A surface-to-air missile shot down a U.S. military drone over the Strait of Hormuz, a U.S. official said Thursday.World Politicsread more
President Donald Trump has publicly blamed the Federal Reserve's interest rates hikes for holding back U.S. economic growth.The Fedread more
China's President Xi Jinping arrived in Pyongyang on Thursday morning for a state visit to North Korea — the first by a Chinese state leader in 14 years. Experts say the move...Asia Politicsread more
Gold prices spiked in the afternoon of Asian trading hours on Thursday after a dovish U.S Federal Reserve opened the door to further rate cuts, and the 10-year Treasury yield...Metalsread more
The Fed came very close to promising a rate cut Wednesday, and now markets are focused on a possible July rate cut.Market Insiderread more
Waymo has signed a deal with Renault and Nissan to develop self-driving cars and trucks for use in France, Japan and possibly other countries in Asia, including China, the...Autosread more
It's crucial to note that the culprit behind attacks on two commercial tankers last week has not been conclusively proven.World Politicsread more
"No U.S. drone was operating in Iranian airspace today," a U.S. Central Command spokesman said, according to NBC News.World Politicsread more
The Fed left interest rates unchanged at its monetary policy meeting. The U.S. central bank did, however, drop the word "patient " from its statement and said it would "act as...Asia Marketsread more
As the presidents of U.S. and China near a highly anticipated meeting on trade, the gap in both sides' expectations regarding a deal remains wide.World Politicsread more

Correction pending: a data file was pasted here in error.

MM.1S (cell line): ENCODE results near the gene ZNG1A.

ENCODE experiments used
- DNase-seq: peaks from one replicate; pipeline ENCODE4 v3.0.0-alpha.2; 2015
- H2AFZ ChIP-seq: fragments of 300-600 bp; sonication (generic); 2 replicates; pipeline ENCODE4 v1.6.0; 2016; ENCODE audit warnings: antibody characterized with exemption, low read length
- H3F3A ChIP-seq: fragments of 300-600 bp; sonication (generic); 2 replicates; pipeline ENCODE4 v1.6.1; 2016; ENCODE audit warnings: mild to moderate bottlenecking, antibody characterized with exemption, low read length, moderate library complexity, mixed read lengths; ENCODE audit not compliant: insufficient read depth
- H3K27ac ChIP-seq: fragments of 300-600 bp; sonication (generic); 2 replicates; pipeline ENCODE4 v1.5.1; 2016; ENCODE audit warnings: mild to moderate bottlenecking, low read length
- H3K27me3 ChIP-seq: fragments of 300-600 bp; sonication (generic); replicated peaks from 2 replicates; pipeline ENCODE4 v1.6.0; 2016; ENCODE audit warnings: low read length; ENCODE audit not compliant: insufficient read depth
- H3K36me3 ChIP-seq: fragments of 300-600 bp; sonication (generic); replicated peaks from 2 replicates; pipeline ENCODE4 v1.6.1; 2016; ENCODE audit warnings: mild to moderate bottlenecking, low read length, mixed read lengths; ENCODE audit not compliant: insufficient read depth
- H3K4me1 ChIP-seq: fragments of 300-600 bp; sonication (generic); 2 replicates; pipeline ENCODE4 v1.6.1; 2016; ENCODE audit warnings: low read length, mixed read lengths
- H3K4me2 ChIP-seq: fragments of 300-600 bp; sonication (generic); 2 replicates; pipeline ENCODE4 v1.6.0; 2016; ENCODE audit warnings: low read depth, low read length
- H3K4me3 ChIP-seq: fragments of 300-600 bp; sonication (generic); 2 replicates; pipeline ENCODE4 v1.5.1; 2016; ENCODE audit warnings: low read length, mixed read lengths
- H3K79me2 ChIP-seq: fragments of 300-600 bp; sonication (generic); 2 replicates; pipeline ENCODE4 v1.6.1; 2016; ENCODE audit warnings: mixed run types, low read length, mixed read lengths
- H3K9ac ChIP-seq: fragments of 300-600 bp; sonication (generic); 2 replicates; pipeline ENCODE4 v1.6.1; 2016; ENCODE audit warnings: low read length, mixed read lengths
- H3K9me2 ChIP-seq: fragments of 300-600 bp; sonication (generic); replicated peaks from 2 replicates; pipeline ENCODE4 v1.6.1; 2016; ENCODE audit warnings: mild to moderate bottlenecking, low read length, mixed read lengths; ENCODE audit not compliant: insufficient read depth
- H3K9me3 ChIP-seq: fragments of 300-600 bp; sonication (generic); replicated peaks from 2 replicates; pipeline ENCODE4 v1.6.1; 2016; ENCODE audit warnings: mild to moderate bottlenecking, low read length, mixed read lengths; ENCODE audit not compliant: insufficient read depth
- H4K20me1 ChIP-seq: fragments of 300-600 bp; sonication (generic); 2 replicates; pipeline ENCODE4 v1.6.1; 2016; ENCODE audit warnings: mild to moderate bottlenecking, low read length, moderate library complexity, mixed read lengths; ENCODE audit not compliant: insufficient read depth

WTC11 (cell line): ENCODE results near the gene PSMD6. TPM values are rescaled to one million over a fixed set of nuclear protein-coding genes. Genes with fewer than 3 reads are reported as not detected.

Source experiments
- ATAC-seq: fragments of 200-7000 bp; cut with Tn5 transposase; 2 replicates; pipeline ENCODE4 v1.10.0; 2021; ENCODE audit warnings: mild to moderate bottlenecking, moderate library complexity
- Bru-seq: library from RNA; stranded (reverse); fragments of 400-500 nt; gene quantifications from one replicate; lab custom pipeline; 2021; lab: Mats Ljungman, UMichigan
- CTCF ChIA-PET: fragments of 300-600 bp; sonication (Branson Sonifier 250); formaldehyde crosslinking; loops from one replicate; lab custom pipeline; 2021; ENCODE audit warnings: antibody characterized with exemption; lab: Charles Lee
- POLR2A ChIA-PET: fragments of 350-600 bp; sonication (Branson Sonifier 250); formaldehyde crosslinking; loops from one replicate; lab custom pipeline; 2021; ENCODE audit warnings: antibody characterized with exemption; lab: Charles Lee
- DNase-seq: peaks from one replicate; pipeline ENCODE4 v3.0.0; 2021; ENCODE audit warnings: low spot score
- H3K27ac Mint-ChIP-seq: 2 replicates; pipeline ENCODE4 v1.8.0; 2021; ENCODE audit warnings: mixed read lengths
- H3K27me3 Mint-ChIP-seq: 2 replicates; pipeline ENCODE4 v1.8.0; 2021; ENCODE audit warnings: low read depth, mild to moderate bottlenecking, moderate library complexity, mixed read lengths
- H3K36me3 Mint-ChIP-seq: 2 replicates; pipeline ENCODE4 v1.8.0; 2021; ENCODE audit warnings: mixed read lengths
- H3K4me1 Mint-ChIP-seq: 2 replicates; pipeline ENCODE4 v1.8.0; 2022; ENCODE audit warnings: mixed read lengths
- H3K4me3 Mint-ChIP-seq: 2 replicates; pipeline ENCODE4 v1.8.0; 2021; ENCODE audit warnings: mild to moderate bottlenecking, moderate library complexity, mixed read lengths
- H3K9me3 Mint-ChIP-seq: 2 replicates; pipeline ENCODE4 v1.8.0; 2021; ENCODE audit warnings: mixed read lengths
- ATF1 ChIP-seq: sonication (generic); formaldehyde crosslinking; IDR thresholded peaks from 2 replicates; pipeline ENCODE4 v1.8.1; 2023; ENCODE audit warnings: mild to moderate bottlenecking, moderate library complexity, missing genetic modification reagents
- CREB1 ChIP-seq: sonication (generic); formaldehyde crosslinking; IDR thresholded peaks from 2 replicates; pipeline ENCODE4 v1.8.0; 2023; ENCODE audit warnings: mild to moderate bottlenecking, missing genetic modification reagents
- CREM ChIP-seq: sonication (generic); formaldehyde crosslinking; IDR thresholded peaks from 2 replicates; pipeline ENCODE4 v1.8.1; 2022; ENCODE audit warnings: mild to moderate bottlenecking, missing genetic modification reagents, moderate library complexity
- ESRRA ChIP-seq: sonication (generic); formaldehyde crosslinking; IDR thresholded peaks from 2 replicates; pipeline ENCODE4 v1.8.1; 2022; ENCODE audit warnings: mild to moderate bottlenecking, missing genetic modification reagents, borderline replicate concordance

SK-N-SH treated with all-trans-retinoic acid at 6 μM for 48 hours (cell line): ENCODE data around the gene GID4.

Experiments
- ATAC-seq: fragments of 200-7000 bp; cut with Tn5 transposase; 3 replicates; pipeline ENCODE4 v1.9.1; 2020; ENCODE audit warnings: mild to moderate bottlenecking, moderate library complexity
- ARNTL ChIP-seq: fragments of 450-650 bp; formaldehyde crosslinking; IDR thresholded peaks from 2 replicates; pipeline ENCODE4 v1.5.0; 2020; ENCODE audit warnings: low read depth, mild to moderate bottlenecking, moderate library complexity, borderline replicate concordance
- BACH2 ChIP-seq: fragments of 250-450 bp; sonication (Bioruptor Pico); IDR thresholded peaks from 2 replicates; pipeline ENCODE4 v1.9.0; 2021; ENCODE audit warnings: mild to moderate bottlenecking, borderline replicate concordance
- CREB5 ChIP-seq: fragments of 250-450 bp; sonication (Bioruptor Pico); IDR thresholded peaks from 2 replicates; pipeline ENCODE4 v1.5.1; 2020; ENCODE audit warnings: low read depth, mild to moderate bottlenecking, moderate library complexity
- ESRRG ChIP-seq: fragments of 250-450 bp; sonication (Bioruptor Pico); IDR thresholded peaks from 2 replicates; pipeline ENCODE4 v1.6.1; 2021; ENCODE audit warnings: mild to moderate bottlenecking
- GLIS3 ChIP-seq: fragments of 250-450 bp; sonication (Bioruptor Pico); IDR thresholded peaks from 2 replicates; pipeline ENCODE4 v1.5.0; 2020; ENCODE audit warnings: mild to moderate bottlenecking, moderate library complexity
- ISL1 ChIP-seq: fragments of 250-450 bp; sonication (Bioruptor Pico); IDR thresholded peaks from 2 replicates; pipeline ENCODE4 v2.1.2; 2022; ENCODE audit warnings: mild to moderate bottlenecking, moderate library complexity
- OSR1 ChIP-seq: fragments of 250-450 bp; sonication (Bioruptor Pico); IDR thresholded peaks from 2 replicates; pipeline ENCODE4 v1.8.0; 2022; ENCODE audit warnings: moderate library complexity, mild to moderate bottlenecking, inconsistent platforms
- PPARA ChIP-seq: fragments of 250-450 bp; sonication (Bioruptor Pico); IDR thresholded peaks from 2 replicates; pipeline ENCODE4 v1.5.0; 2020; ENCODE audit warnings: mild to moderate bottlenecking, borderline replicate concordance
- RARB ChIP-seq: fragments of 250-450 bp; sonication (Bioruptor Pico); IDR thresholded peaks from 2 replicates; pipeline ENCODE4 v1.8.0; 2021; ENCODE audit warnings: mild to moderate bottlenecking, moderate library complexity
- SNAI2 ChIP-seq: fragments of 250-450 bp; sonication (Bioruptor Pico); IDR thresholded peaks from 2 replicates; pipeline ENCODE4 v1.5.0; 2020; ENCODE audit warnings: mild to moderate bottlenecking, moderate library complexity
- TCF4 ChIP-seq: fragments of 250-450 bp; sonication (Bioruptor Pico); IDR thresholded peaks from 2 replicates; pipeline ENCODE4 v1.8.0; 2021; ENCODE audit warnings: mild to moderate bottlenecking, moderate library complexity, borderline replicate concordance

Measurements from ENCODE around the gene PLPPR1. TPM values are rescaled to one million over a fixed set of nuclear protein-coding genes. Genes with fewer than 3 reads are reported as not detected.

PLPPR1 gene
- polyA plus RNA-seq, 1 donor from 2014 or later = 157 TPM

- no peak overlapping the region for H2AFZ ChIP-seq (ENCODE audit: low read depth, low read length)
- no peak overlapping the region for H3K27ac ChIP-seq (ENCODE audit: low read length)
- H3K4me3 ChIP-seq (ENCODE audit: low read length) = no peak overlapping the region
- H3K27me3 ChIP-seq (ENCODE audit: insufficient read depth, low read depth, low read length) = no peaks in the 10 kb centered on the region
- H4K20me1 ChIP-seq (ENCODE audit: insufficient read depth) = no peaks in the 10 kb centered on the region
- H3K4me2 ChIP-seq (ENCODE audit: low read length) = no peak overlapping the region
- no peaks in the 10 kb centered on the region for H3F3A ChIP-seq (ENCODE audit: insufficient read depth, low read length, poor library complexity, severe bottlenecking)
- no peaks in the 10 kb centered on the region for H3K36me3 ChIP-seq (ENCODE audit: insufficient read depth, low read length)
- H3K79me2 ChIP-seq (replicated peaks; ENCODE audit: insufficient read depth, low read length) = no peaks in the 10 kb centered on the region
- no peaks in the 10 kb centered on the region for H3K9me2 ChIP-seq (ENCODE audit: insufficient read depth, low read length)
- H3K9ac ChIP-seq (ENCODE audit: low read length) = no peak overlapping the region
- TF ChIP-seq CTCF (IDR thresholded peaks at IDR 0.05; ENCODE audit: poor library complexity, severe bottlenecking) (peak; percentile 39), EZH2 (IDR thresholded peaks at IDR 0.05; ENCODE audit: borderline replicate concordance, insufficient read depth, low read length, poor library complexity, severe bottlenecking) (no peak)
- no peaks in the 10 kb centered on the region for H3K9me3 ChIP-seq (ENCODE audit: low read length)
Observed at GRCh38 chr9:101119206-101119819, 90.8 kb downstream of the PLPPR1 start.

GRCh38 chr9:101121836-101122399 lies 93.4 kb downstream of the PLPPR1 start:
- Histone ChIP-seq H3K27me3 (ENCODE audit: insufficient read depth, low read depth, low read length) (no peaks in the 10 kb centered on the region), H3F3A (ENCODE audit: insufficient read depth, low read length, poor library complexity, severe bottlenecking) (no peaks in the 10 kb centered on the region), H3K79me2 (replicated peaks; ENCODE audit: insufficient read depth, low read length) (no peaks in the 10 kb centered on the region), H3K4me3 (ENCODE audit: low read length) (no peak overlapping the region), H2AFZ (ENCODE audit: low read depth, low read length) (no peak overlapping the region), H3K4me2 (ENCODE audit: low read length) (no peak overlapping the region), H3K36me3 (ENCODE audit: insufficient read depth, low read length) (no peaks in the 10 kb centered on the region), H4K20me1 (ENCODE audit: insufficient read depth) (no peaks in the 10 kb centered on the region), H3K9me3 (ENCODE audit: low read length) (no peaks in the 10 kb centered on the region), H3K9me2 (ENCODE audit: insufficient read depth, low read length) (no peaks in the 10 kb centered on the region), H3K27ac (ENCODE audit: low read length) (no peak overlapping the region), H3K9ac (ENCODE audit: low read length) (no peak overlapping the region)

Markets had expected the central bank to keep its benchmark interest rate steady while setting up a cut at the July meeting.The Fedread more
European stocks closed higher Monday afternoon, as concerns over Brexit progress, a potential slowdown in the Chinese economy and higher U.S. borrowing costs limited investor appetite.
The pan-European Stoxx 600 closed up around 0.6 percent, with more sectors and major bourses in positive territory than negative.
Many investors remained in a cautious mood on Monday, following an abrupt market shakeout in the previous trading week. The global sell-off was blamed on a series of factors, including the impact of a U.S.-China trade war, a spike in U.S. bond yields and nervousness ahead of earnings season.
Europe's industrial and financial stocks led the losses Monday, both sectors down 0.7 percent.
Britain's Hays was among the worst sectoral performers, with shares slipping over 3 percent after Kepler Cheuvreux cut its target price for the stock.
Looking at another individual stock, Britain's Convatec tumbled to the bottom of the FTSE 250. This after CEO Paul Moraviec told the company's board he wished to retire. The global medical products and technologies firm also cut its full-year forecast on Monday, prompting shares to tank almost 30 percent.
Back in Europe, investors were seen looking ahead to a crucial European summit on Wednesday. Negotiators from the U.K. and European Union failed to clinch a Brexit deal over the weekend, with both sides citing unresolved issues relating to frontier checks between Ireland and Northern Ireland.
The British pound traded at 1.3146 against the dollar buy the end of Monday afternoon in London, little changed from the previous session.
Oil prices rose while stocks in Saudi Arabia tumbled following heightened diplomatic tensions between Riyadh and the West. The kingdom has threatened to punish any countries that are considering sanctions over the disappearance in Turkey of a Saudi journalist.
In the United States, stocks rose slightly on Monday morning as Wall Street tried to recover from a 4 percent drop in U.S. major indices last week.